“The premise is about being essentially too fat to be cast in mainstream musicals,” Marsden says, offering a succinct summary of Fat Musicals: A Body of Work.
Both a love letter to musical theatre and a satirical look at the issues surrounding body image, the show – playing at the Adelaide Cabaret Festival this weekend – is likely to give audience members, reviewers and directors alike something to think about.
In Marsden and Wood’s trademark style, however, the message is delivered with such a hefty dose of wit, sass and chutzpah that there will also be plenty to laugh at.
Marsden says the loose storyline centres around two women – “who are both us and kind of caricatures of us” – who try to write their own perfect musical because they are considered too fat to be cast in mainstream productions.
“In the process of that they sing songs from musicals but satirise and play with those songs and continually get distracted by talking about body image and what it means to be a fat person on stage and a fat person in the entertainment industry in Australia.
“… we talk about what we love and what’s problematic; we talk about casting in the industry, but we do that while being very slapstick, very silly and having a lot of fun with lots of ridiculous choreography and lyric re-writes of well-known songs and big harmonies.”
Audiences members can expect to hear fragments of songs from famous musicals such as Chicago, Calamity Jane, Wicked, A Funny Thing Happened on the Way to the Forum and West Side Story – but not as they’ve heard them before.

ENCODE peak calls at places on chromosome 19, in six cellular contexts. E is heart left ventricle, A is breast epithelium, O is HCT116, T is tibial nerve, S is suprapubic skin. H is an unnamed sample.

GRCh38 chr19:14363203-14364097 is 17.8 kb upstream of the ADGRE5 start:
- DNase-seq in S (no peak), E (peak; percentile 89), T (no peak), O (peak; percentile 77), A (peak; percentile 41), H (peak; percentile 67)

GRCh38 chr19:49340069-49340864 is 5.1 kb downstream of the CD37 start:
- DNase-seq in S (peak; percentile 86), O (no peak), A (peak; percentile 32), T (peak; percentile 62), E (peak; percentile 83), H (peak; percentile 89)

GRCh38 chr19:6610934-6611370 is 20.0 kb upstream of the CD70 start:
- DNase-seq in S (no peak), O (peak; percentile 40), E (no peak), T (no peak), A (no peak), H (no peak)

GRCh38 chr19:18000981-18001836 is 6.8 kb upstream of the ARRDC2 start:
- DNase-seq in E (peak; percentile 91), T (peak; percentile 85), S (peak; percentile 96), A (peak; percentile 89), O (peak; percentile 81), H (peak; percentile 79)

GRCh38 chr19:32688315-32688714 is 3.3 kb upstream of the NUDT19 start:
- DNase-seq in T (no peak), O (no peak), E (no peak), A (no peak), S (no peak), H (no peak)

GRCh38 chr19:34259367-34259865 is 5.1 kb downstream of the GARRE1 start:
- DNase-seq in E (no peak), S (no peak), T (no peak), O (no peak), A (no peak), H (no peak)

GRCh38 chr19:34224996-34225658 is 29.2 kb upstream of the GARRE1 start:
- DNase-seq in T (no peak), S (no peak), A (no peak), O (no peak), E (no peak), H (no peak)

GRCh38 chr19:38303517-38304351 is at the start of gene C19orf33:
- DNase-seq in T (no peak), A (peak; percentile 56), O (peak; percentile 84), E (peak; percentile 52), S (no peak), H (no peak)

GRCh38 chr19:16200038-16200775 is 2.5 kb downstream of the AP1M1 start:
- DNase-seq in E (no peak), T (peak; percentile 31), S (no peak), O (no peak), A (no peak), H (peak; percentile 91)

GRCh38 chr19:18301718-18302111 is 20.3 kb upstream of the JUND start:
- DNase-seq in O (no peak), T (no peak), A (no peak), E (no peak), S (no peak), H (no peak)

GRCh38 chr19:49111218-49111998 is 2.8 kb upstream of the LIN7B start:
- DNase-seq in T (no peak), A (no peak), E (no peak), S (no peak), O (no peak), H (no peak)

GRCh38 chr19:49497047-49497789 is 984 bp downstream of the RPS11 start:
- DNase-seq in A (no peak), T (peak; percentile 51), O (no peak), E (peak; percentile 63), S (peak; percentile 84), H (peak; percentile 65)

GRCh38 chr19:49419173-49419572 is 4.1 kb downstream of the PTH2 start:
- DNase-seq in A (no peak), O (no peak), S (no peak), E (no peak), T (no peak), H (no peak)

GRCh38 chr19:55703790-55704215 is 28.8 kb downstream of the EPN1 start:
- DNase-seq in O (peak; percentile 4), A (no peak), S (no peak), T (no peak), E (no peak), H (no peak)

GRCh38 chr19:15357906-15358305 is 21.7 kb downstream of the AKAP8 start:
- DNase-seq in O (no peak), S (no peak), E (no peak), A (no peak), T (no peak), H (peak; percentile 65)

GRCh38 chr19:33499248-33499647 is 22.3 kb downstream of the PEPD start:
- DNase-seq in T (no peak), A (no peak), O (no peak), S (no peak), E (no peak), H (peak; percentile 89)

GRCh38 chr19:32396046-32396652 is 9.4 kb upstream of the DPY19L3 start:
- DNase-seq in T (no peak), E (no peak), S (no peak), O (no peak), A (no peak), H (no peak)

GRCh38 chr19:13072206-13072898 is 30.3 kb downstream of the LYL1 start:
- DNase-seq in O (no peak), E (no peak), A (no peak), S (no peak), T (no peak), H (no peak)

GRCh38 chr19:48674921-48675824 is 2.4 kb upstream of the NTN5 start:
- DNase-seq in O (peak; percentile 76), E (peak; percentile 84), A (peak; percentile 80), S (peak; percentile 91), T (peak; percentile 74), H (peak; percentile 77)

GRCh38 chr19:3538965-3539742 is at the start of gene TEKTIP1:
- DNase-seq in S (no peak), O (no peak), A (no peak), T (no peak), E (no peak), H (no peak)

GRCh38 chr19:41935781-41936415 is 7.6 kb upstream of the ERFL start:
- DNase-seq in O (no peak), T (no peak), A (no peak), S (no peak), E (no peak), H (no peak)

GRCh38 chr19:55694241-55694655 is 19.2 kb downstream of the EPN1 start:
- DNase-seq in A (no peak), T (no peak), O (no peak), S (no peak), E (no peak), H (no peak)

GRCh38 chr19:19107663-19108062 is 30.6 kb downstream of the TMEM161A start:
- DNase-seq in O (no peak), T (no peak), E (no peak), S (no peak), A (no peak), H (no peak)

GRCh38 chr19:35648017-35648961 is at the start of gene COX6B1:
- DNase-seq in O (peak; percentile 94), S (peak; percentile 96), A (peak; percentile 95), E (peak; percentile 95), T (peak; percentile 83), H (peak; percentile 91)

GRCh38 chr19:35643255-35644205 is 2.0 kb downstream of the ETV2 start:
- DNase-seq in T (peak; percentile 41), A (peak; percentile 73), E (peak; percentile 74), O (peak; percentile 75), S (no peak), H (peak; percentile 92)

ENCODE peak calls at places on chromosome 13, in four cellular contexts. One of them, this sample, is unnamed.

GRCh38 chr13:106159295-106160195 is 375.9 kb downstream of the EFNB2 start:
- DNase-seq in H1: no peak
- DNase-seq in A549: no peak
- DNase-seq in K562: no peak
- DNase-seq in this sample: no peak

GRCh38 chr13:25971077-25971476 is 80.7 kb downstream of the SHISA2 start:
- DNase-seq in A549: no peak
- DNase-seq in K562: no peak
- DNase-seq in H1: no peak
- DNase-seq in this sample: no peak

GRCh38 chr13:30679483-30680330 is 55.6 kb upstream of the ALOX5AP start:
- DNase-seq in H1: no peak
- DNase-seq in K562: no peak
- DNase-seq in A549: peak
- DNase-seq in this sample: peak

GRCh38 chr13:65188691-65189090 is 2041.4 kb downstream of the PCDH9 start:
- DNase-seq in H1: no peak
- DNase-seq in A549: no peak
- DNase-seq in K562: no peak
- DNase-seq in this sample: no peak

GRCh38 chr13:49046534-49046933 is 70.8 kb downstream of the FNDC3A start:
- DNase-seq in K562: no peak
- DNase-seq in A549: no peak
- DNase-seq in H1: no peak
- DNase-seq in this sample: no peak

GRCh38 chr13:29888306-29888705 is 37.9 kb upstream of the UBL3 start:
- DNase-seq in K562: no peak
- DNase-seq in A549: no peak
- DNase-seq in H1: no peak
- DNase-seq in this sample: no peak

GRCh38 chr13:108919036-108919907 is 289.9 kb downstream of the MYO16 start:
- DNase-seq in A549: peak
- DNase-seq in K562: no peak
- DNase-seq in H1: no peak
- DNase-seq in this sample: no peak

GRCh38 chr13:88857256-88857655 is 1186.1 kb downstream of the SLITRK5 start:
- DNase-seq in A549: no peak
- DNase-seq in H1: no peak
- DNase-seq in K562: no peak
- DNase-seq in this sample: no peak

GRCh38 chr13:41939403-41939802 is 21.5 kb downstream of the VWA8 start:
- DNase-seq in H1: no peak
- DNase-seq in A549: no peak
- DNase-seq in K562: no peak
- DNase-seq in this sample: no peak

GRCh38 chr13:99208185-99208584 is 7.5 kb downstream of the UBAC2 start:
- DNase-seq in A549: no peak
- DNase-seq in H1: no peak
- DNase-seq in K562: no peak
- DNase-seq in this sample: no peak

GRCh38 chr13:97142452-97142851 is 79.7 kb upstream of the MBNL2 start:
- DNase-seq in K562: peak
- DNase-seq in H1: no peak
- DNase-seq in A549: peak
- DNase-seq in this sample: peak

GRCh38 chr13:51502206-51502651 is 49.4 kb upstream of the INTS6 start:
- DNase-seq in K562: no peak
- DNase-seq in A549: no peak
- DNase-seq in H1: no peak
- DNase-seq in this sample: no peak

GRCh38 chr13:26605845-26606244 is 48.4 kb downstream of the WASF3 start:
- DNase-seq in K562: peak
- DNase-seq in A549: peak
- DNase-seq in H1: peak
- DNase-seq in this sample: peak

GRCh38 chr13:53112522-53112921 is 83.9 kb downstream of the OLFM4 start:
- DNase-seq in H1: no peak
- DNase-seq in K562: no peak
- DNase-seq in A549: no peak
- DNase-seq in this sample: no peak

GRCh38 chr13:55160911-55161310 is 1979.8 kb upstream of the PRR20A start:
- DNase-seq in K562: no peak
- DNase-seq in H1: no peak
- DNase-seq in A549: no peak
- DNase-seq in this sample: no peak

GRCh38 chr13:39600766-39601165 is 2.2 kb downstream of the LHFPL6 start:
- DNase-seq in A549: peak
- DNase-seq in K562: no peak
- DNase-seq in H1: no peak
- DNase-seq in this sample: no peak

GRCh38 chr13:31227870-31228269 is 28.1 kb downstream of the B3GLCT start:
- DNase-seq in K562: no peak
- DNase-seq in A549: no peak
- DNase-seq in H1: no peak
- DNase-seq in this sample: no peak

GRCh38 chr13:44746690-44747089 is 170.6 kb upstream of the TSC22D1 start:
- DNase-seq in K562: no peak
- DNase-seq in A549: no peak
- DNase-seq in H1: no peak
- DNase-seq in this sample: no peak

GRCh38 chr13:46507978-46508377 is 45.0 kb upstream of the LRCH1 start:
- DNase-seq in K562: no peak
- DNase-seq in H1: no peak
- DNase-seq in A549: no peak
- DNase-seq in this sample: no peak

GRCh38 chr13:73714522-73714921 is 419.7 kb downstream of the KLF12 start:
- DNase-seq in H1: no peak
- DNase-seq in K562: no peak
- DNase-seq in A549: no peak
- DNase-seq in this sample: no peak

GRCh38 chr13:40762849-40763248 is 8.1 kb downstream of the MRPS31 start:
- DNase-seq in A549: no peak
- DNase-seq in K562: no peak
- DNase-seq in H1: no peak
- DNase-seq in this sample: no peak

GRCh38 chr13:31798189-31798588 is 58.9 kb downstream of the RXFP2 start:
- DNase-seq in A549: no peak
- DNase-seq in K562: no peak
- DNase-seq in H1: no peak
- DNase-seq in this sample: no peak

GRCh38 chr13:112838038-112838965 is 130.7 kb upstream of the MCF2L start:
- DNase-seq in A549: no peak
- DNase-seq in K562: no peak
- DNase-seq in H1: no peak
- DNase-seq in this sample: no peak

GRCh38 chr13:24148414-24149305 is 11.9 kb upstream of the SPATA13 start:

“We’ve also got a big medley of the creepiest love songs from musicals – everything from Phantom to Little Shop of Horrors to Into the Woods,” Marsden says.
The idea for Fat Musicals was inspired by the fact that reviewers and others have so often felt compelled to comment on Marsden and Wood’s body size, despite it being irrelevant to their performance.
“People come up with really creative ways of saying it, like ‘physically fulsome’, which doesn’t really mean anything, or ‘the singers have voices as big as their ample bosoms’.”
Fat Musicals made a small-scale debut in Sydney in February, and Marsden and Wood are hoping that it will follow a similar pattern to their highly successful theatrical cabaret show Mother’s Ruin, an hilarious exploration of the history of gin through story and song.
Mother’s Ruin also began life at a small venue in Sydney before having its official premiere at the Adelaide Cabaret Festival, and they’ve now been touring it for several years – including three tours of the United Kingdom.
Audiences at this year’s Cabaret Festival will get a taste of the juniper-fuelled fun when the duo take up residence at The 11 O’Clock Number late-night club at The Famous Spiegeltent from next Thursday to Saturday with Hot Gin Punch, which Marsden says features elements of Mother’s Ruin but in variety-show format.
“Less of the talking, more of the singing, more of the mayhem.”
Fat Musicals: A Body of Work is playing at The Blue Room, Adelaide Festival Centre, at 3.30pm tomorrow (Saturday) and 6pm on Sunday, and you can catch Hot Gin Punch in The Famous Spiegeltent from June 20-22. See all InDaily’s Cabaret Festival stories and reviews here.
We value local independent journalism. We hope you do too.
InDaily provides valuable, local independent journalism in South Australia. As a news organisation it offers an alternative to The Advertiser, a different voice and a closer look at what is happening in our city and state for free. Any contribution to help fund our work is appreciated. Please click below to become an InDaily supporter.